Candice Deans
GenesisCare Oncology Queensland
Brachytherapy Services Manager

Holly Stephens
Medical Physics Registrar
GenesisCare Oncology Queensland, Australia/University of Adelaide, South Australia, Australia

David Schlect
Radiation Oncologist
GenesisCare Oncology Queensland, Australia

Tanya Kairn
A/Prof Principal Medical Physicist
Royal Brisbane and Women’s Hospital, Queensland, Australia/Queensland University of Technology, Queensland, Australia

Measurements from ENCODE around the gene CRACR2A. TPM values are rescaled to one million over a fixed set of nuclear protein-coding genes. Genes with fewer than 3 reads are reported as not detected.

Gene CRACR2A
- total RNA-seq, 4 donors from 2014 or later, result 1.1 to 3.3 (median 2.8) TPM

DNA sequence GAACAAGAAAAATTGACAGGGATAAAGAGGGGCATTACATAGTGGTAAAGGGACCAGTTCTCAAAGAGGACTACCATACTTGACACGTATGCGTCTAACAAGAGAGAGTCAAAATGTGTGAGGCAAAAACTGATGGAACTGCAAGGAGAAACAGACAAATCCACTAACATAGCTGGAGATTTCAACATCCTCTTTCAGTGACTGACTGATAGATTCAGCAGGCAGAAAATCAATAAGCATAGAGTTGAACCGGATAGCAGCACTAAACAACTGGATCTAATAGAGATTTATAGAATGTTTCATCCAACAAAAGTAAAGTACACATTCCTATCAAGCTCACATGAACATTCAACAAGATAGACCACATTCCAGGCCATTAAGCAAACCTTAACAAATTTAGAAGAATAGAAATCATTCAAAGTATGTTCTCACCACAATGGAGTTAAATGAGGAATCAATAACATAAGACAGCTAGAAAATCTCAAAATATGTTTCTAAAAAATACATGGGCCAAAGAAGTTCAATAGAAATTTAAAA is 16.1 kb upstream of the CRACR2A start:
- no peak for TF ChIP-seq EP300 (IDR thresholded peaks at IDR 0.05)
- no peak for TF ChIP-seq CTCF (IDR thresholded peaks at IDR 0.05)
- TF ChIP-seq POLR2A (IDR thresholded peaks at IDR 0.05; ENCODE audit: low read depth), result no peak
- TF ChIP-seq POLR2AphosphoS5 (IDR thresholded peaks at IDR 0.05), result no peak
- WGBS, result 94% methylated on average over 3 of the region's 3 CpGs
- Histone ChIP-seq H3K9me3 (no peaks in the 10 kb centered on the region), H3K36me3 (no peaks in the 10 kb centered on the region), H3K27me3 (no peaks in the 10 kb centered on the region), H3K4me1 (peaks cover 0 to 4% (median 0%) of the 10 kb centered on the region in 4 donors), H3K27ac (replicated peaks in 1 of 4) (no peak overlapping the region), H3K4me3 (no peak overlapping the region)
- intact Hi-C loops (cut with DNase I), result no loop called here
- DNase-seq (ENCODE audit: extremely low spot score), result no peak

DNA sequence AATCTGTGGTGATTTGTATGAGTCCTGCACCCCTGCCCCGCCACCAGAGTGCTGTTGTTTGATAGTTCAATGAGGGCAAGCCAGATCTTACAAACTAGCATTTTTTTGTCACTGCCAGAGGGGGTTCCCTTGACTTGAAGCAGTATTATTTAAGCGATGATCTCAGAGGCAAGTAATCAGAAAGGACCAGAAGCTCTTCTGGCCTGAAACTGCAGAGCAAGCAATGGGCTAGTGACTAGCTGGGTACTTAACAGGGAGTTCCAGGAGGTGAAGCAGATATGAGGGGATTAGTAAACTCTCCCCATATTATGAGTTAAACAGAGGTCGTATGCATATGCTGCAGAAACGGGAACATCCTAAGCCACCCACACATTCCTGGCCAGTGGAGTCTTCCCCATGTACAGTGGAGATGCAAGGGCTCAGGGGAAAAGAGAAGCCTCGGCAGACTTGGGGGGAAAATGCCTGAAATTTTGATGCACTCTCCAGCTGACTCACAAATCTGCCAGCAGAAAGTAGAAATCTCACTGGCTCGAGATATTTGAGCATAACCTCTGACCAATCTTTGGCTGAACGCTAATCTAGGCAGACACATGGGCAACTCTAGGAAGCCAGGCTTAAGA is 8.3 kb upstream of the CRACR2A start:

Background Basal and squamous cell carcinomas (BCC and SCC) account for 90% of skin cancers. Of this 90%, approximately 5 to 10% arise in the eye region. Currently surgery is the widespread treatment methodology for these carcinomas, even though the eye region poses some challenges for surgery, namely cosmetic results and tissue recovery. In this study, a new way of treating these carcinomas was developed, using a High Dose Rate Brachytherapy remote afterloader and superficial catheters implanted in a custom mould. This creates a treatment modality that is already associated with positive treatment outcomes and good cosmesis. This method also removed the need to use surgically implanted catheters that were common in previous treatment methods. Methods A Radiation Oncologist outlined clinically realistic treatment areas on a stereotactic head phantom for the lower eyelid region. Several different treatment setups were then evaluated, including using different types and numbers of catheters, mould materials and placements. Specific attention was placed on ensuring the minimisation of air gaps and dosimetric reproducibility. Treatment plans were then created on a CT scan of the phantom using Oncentra Brachytherapy and TG43-U1 dose calculations. The Radiation Oncologist assessed the plan for clinical suitability and approved the dosimetry represented on the stereotactic phantom using a standard dose fractions for non-melanoma skin cancers. After the treatment plan was delivered, 2D dose distributions were analysed using radiochromic film and Film QA pro software, and point doses, especially on the eye lens, were measured using Optically Stimulated Luminescence Dosimeters. Results The treatment plan created using a single intraluminal catheter in a thermoplastic custom mould yielded the best results for coverage and reproducibility of all combinations tested. Measurements of the eye lens dose showed that when using a conventional fractionation scheme the lens dose can be significantly reduced by incorporating an external eye shield and moving the lens superior to the lower eyelid by instructing the patient to ‘look up’ during treatment. Conclusion A clinically viable treatment method has been created using superficial high dose rate brachytherapy for the treatment of lower eyelid BCC and SCC, without the need for invasive surgery. References Manghani J, Kahn K (2016) A study of the role of brachytherapy Ir192 in treatment of eyelid tumors. International Journal of Medical Research and Review 4 Martinez-Monge R, Gomez-Iturriaga A (2007) High-dose-rate brachytherapy in lower eyelid cancer. Brachytherapy 6 (3):227-229


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